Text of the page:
‘Mahila Manda’l (women’s collective) is one of the central thrusts of civil society organization, Agragamee’s strategy in the western tribal region of Odisha in eastern India. Mahila mandal is a women’s group at village level for the purpose of managing natural resources. Agragamee underlines the critical role of women in collective action for natural resource management. The resources in question are primarily common pool resources such as pastureland, community forests, degraded forest lands, village wastelands, and others. Agragamee’s mahila mandal initiative seeks to address the lack of gender equity and women’s agency in resource access, control, and management in the region. It is important to look at the impacts of mahila mandal on the agential capacity of village women and on wider structural level while assessing it. It can be stated as a fact that mahila mandal, by actively involving village women with natural resources and ecological processes, has made a positive impact on the local social relations and unequal power structures. However, actual functioning of mahila mandal demonstrates that women have uneasy negotiations with village men in the context of deep-rooted gendered power relations. On the basis of my long ethnographic fieldwork in the region, I argue in this presentation that mahila mandal plays a crucial role in local natural resource management, especially when it is associated with a local civil society organization. At the same time, mahila mandal needs to critically reflect in order to overcome certain significant weaknesses and challenges.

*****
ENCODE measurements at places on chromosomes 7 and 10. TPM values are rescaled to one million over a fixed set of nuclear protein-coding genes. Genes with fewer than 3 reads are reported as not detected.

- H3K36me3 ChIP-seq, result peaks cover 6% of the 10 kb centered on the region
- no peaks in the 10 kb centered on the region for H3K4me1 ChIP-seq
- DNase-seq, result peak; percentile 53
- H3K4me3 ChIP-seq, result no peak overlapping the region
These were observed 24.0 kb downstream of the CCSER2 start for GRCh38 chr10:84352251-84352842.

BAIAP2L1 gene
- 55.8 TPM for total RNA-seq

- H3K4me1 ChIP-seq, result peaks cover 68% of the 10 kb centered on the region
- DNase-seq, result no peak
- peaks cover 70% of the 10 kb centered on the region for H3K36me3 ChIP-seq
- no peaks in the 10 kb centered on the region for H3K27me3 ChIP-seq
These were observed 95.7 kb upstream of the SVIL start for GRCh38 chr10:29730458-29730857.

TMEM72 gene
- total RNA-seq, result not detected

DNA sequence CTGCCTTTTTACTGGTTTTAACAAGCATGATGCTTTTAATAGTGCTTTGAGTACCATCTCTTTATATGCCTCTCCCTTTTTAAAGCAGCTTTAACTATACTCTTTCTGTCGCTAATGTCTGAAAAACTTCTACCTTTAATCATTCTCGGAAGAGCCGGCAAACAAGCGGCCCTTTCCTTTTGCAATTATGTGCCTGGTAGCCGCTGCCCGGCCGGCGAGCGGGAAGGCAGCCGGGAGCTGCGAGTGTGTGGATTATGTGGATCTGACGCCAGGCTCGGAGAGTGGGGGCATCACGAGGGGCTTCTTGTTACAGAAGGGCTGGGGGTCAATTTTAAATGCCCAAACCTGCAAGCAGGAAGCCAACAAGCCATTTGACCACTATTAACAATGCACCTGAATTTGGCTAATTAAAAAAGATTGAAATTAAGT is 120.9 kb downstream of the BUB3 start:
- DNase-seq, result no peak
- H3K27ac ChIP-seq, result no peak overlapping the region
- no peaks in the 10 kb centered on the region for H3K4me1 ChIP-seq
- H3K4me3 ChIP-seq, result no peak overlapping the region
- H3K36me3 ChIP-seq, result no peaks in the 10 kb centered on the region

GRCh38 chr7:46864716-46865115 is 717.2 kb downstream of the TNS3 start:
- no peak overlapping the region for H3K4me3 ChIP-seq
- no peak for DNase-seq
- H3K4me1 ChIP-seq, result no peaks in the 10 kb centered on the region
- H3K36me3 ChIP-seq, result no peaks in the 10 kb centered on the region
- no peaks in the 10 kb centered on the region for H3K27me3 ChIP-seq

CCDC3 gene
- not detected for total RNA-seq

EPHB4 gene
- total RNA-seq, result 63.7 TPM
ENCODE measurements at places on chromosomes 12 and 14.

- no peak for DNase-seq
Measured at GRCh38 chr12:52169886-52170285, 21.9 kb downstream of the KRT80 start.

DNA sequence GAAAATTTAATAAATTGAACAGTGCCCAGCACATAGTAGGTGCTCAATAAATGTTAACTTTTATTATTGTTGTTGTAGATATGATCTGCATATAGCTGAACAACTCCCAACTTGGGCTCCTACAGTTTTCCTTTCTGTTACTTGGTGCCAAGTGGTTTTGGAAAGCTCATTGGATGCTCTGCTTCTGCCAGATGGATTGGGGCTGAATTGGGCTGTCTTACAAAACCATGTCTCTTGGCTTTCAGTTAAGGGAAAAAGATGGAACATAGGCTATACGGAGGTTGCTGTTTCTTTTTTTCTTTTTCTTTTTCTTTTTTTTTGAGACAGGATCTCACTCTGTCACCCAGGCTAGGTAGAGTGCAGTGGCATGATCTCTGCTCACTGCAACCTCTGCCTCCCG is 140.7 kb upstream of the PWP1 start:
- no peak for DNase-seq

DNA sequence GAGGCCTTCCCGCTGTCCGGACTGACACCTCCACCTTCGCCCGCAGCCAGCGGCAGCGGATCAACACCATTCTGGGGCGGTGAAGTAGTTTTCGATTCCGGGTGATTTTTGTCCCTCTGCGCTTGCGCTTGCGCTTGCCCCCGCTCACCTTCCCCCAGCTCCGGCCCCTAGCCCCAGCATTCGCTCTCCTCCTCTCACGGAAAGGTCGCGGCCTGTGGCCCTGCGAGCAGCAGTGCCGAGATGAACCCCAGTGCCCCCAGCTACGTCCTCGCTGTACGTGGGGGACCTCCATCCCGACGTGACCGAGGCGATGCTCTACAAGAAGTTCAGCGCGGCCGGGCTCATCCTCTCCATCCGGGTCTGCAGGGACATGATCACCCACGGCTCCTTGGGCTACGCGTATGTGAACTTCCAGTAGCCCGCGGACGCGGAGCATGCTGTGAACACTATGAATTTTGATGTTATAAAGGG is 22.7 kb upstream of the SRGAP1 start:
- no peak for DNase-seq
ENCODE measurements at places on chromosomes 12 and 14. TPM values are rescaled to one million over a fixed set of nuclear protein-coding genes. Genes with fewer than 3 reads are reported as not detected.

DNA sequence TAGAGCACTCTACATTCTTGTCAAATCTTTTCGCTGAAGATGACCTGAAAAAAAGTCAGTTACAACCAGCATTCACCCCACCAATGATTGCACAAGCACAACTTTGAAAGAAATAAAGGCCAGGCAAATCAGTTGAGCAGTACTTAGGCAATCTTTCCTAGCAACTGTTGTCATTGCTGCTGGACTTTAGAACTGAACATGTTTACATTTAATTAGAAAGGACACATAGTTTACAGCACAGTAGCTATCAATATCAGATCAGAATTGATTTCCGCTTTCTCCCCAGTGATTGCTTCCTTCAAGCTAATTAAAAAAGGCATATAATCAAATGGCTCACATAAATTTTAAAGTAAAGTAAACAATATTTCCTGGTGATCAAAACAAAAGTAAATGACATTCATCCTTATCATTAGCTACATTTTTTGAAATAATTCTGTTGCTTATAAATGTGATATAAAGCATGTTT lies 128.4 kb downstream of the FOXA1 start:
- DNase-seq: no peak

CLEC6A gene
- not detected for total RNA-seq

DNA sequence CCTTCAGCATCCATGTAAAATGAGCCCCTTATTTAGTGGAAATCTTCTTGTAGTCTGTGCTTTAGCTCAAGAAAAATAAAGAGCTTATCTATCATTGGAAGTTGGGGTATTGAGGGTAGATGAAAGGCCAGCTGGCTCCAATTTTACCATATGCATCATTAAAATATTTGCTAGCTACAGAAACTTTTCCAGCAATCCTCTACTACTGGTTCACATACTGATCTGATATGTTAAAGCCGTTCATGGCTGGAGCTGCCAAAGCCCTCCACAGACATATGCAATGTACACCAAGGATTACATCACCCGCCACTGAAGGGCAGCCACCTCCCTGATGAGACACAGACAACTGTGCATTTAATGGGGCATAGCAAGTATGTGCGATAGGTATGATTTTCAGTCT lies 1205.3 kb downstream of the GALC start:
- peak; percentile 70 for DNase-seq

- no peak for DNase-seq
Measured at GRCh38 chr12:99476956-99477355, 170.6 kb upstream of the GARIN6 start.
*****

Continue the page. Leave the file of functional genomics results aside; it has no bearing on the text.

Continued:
3. Evolving property rights among Adivasis in Kerala : Muthuvans and Forest Rights Act
Pondicherry University, India